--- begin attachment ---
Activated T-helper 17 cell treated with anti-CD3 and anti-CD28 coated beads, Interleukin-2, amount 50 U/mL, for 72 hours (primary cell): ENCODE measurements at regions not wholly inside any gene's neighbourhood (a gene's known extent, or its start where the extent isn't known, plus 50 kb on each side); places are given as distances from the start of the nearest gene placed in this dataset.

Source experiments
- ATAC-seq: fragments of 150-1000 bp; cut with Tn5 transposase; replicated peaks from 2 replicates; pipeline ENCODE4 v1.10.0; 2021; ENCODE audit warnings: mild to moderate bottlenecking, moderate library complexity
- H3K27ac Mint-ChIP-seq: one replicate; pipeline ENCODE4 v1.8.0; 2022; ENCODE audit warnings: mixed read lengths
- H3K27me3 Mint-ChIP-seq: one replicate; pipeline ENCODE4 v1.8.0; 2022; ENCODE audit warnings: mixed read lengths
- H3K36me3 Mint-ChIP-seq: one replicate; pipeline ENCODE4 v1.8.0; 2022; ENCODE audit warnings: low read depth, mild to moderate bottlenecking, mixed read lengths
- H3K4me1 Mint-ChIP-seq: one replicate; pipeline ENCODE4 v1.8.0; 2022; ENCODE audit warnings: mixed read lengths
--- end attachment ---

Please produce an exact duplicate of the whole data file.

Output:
Activated T-helper 17 cell treated with anti-CD3 and anti-CD28 coated beads, Interleukin-2, amount 50 U/mL, for 72 hours (primary cell): ENCODE measurements at regions not wholly inside any gene's neighbourhood (a gene's known extent, or its start where the extent isn't known, plus 50 kb on each side); places are given as distances from the start of the nearest gene placed in this dataset.

Source experiments
- ATAC-seq: fragments of 150-1000 bp; cut with Tn5 transposase; replicated peaks from 2 replicates; pipeline ENCODE4 v1.10.0; 2021; ENCODE audit warnings: mild to moderate bottlenecking, moderate library complexity
- H3K27ac Mint-ChIP-seq: one replicate; pipeline ENCODE4 v1.8.0; 2022; ENCODE audit warnings: mixed read lengths
- H3K27me3 Mint-ChIP-seq: one replicate; pipeline ENCODE4 v1.8.0; 2022; ENCODE audit warnings: mixed read lengths
- H3K36me3 Mint-ChIP-seq: one replicate; pipeline ENCODE4 v1.8.0; 2022; ENCODE audit warnings: low read depth, mild to moderate bottlenecking, mixed read lengths
- H3K4me1 Mint-ChIP-seq: one replicate; pipeline ENCODE4 v1.8.0; 2022; ENCODE audit warnings: mixed read lengths